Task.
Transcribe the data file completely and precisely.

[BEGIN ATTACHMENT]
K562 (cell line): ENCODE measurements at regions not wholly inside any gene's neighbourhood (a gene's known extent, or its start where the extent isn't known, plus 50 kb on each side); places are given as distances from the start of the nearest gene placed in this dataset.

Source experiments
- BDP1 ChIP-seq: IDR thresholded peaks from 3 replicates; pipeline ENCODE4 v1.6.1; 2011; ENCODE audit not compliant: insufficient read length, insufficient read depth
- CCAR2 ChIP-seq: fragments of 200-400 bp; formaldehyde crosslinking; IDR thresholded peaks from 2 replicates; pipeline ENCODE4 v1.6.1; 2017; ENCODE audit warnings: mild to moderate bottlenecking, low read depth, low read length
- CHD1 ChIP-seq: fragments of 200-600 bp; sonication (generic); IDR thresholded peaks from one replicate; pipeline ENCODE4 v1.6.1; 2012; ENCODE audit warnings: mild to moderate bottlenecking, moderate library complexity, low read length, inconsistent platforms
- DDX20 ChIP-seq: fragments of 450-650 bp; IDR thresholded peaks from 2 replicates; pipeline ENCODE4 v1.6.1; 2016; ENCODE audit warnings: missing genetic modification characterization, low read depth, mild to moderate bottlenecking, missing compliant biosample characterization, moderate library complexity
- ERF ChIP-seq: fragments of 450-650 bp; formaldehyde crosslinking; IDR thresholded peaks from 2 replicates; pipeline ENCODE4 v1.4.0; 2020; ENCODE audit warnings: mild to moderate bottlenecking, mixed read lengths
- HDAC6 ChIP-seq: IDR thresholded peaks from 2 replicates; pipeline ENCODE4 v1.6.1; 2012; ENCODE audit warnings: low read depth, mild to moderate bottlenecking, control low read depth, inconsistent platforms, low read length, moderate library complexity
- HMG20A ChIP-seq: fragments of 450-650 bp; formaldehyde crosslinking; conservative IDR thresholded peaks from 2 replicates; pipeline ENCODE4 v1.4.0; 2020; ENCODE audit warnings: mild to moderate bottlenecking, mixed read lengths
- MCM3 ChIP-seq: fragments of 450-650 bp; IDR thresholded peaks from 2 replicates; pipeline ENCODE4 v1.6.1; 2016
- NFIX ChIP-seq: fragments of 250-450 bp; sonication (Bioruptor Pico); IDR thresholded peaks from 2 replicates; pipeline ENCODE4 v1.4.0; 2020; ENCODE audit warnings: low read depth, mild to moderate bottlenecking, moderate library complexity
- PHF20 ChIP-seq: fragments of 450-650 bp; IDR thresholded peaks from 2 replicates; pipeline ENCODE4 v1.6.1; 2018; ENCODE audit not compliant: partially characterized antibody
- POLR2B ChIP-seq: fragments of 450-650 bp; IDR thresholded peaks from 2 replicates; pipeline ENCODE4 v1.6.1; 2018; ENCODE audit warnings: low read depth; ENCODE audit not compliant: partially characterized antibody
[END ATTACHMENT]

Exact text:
K562 (cell line): ENCODE measurements at regions not wholly inside any gene's neighbourhood (a gene's known extent, or its start where the extent isn't known, plus 50 kb on each side); places are given as distances from the start of the nearest gene placed in this dataset.

Source experiments
- BDP1 ChIP-seq: IDR thresholded peaks from 3 replicates; pipeline ENCODE4 v1.6.1; 2011; ENCODE audit not compliant: insufficient read length, insufficient read depth
- CCAR2 ChIP-seq: fragments of 200-400 bp; formaldehyde crosslinking; IDR thresholded peaks from 2 replicates; pipeline ENCODE4 v1.6.1; 2017; ENCODE audit warnings: mild to moderate bottlenecking, low read depth, low read length
- CHD1 ChIP-seq: fragments of 200-600 bp; sonication (generic); IDR thresholded peaks from one replicate; pipeline ENCODE4 v1.6.1; 2012; ENCODE audit warnings: mild to moderate bottlenecking, moderate library complexity, low read length, inconsistent platforms
- DDX20 ChIP-seq: fragments of 450-650 bp; IDR thresholded peaks from 2 replicates; pipeline ENCODE4 v1.6.1; 2016; ENCODE audit warnings: missing genetic modification characterization, low read depth, mild to moderate bottlenecking, missing compliant biosample characterization, moderate library complexity
- ERF ChIP-seq: fragments of 450-650 bp; formaldehyde crosslinking; IDR thresholded peaks from 2 replicates; pipeline ENCODE4 v1.4.0; 2020; ENCODE audit warnings: mild to moderate bottlenecking, mixed read lengths
- HDAC6 ChIP-seq: IDR thresholded peaks from 2 replicates; pipeline ENCODE4 v1.6.1; 2012; ENCODE audit warnings: low read depth, mild to moderate bottlenecking, control low read depth, inconsistent platforms, low read length, moderate library complexity
- HMG20A ChIP-seq: fragments of 450-650 bp; formaldehyde crosslinking; conservative IDR thresholded peaks from 2 replicates; pipeline ENCODE4 v1.4.0; 2020; ENCODE audit warnings: mild to moderate bottlenecking, mixed read lengths
- MCM3 ChIP-seq: fragments of 450-650 bp; IDR thresholded peaks from 2 replicates; pipeline ENCODE4 v1.6.1; 2016
- NFIX ChIP-seq: fragments of 250-450 bp; sonication (Bioruptor Pico); IDR thresholded peaks from 2 replicates; pipeline ENCODE4 v1.4.0; 2020; ENCODE audit warnings: low read depth, mild to moderate bottlenecking, moderate library complexity
- PHF20 ChIP-seq: fragments of 450-650 bp; IDR thresholded peaks from 2 replicates; pipeline ENCODE4 v1.6.1; 2018; ENCODE audit not compliant: partially characterized antibody
- POLR2B ChIP-seq: fragments of 450-650 bp; IDR thresholded peaks from 2 replicates; pipeline ENCODE4 v1.6.1; 2018; ENCODE audit warnings: low read depth; ENCODE audit not compliant: partially characterized antibody